The Russian is still searching for her first title of 2005, while to Srebotnik's credit she collected her second title of the year after Auckland.

"It's been a great week, we had some trouble with the weather, but we made it," said Srebotnik, who needed five points before the final to finish off a rain-delayed semifinal 6-0, 7-5 in an upset of No. 3 seed Vera Douchevina.

Srebotnik received the Stockholm crystal trophy from men's former No. 1 Bjorn Borg.

In the doubles final the No. 2-seeded Czech-Italian team of Birnerova/Santangelo rolled the unseeded Austrian Klemenschits sisters 7-5, 6-0 for their first title as a team.

WTA Toronto Preview: Sharapova Pulls, Henin Returns

With Lindsay Davenport sitting out this week with a back injury, Maria Sharapova Sunday also chose to sit out this week and rest up her injured chest muscle.

"I have to take care of my body for the US Open," said the 18-year-old who will take over the No. 1 ranking next week regardless of her results. "It's a grand slam and that's where you always want to be ready."

Last week seven of the Top 11 players were sidelined with injuries or illnesses, yet that was not enough to ring the alarm bells for WTA Tour CEO Larry Scott.

"Injuries are a part of every sport," Scott told Reuters. "It is a bit of a flukish that so many players are injured at the same time and I don't expect this to happen next summer. Having said that, we want to do everything possible to keep the players as healthy and playing as much as possible."

The No. 3 seed Kuznetsova was moved to the top of the draw replacing Sharapova, and Ai Sugiyama was added as the No. 17 seed.

Other seeds in the Top 8 are Amelie Mauresmo making her first appearance on tour since the second week of July, Justine Henin-Hardenne returning from a hamstring injury, Serena Williams returning from an ankle injury, Russian Nadia Petrova, last week's L.A. winner Kim Clijsters, and Mary Pierce who is returning from a thigh injury.

ESPN commentator Mary Joe Fernandez says don't believe the spin -- the modern game has become too demanding and the players are asked to play too many tournaments to keep up their ranking.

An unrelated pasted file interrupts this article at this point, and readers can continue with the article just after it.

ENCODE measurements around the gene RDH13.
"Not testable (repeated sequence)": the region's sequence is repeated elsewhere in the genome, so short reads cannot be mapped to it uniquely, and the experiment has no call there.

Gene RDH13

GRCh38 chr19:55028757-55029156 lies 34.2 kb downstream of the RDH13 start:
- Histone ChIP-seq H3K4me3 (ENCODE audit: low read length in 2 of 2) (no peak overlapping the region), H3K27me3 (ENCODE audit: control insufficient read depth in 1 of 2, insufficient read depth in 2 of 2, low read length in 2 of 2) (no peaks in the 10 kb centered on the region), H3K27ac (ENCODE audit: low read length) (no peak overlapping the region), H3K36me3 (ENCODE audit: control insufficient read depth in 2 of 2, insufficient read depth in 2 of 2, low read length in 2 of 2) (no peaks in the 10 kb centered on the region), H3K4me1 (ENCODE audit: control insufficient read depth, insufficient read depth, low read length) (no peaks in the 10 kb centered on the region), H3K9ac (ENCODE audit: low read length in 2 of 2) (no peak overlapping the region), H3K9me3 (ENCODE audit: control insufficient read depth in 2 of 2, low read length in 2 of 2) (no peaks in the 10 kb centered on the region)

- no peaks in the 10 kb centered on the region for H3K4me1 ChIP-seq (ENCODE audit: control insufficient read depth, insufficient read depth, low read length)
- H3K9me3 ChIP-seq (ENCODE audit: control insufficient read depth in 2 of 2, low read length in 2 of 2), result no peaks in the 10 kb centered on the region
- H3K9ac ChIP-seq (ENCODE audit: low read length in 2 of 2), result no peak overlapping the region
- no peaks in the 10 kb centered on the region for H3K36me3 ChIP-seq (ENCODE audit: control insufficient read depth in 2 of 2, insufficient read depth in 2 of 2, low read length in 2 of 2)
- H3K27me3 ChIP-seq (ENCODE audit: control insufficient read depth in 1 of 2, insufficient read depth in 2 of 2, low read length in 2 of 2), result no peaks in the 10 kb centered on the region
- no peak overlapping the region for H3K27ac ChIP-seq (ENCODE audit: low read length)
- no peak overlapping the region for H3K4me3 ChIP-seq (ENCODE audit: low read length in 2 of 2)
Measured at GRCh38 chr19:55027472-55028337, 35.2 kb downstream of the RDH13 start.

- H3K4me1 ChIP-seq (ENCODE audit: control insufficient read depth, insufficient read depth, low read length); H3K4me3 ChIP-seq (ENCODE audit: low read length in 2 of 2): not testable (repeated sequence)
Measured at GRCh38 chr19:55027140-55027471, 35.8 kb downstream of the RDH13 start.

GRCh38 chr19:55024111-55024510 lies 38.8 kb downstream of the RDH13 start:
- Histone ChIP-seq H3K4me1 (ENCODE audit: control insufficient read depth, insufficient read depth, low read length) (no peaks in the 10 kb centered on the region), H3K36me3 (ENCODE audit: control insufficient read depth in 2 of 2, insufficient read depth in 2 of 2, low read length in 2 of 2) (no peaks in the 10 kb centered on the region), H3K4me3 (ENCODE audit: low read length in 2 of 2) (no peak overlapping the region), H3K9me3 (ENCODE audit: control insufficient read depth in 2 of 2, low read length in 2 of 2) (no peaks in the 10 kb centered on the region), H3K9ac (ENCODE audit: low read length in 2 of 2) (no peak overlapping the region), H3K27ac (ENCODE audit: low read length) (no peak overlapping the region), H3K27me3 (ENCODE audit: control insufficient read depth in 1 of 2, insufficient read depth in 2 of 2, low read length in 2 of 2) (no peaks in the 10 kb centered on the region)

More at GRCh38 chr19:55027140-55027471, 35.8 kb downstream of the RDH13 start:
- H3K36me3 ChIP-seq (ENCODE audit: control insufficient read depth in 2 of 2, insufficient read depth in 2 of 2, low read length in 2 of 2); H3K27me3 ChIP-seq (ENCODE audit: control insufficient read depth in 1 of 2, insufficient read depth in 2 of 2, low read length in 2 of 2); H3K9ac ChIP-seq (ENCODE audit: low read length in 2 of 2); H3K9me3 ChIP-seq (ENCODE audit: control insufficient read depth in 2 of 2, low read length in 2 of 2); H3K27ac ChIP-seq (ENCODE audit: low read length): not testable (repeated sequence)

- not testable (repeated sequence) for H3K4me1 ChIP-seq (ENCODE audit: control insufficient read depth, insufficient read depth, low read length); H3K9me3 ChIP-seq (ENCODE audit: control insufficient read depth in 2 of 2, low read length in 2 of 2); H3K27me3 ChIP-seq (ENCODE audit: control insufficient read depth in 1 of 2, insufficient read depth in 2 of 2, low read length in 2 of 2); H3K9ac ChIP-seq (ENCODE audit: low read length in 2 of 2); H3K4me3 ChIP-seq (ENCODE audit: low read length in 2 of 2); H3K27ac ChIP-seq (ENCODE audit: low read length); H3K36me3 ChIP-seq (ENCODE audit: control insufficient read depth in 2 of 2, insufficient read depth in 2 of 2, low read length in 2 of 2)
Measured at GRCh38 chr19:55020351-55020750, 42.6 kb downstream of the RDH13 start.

"We need to cut the season back and players need to know their bodies better, when to play and when to not to," Fernandez said. "When Steffi Graf, Monica Seles and I used to play, we had a (ranking) divisor of 12 tournaments. Now you have to play 18 to stay ahead. That's' too much."

Early-round match-ups of note in Toronto are (16) Tatiana Golovin vs. Karolina "The Spreminator" Sprem, (10) Nathalie Dechy vs. the winner of Nicole Vaidisova-Anna Chakvetadze in the second round, (6) Petrova vs. Sesil "The Mouth" Karatantcheva in the second round, and (15) Dinara Safina vs. former No. 2 Conchita Martinez in the second round.

Potential quarterfinal meetings include (3) Kuznetsova vs. (9) Myskina, (5) Serena vs. (7) Clijsters, (4) Henin-Hardenne vs. (8) Pierce, and (2) Mauresmo vs. (6) Petrova.

In last year's final the No. 2-seeded Mauresmo demolished unseeded Russian Elena Likhovtseva 6-1, 6-0.

Former champs in this year's field are Mauresmo (2004,'02), Henin-Hardenne (2003), and Serena Williams (2001).

Top 10 All in Attendance This Week at ATP Cincinnati

Following up on the blockbuster Andre Agassi-Rafael Nadal final at the Masters Series-Canada, this week's Masters Series-Cincinnati looks to keep the US Open Series momentum going with the return of world No. 1 Roger Federer from a foot injury, and a total of seven current or former No. 1s on the ATP Rankings in the field.

Federer is joined among the Top 8 seeds by Nadal, Lleyton Hewitt, Marat Safin making his return from knee surgery, Andy Roddick, another Russian in the hot-handed Nikolay Davydenko, Agassi, and Argentina's Gaston Gaudio.

Among the bottom eight seeds are French Open finalists Guillermo Coria and Mariano Puerta, Argentine countryman David Nalbandian, the struggling Tim Henman, and French teen hope Richard Gasquet.

While the Grand Slam events boast the biggest draws and garner the worldwide headlines, the ATP Masters Series tournaments are clearly the more difficult conquests, with only one day of rest for players during the week and finals-quality matches from the get-go.

Players can relax during the slams with a day of rest between matches and a liberal quantity of players ranked No. 60-100 scattered about the draw, neither of which apply during the demanding Masters Series stops.

In the top quarter of the draw at Cincy, Federer will have some testers against some of the hotter players on tour this summer, with wildcard James Blake in his opener, then probably Nicolas Kiefer in the second round and then the No. 14 seed Ivan Ljubicic.

Also in the quarter are (9) Coria opening against Paradorn "The Thai Fighter" Srichaphan, and (8) Gaston Gaudio against the hardcourt-proficient Tommy Robredo.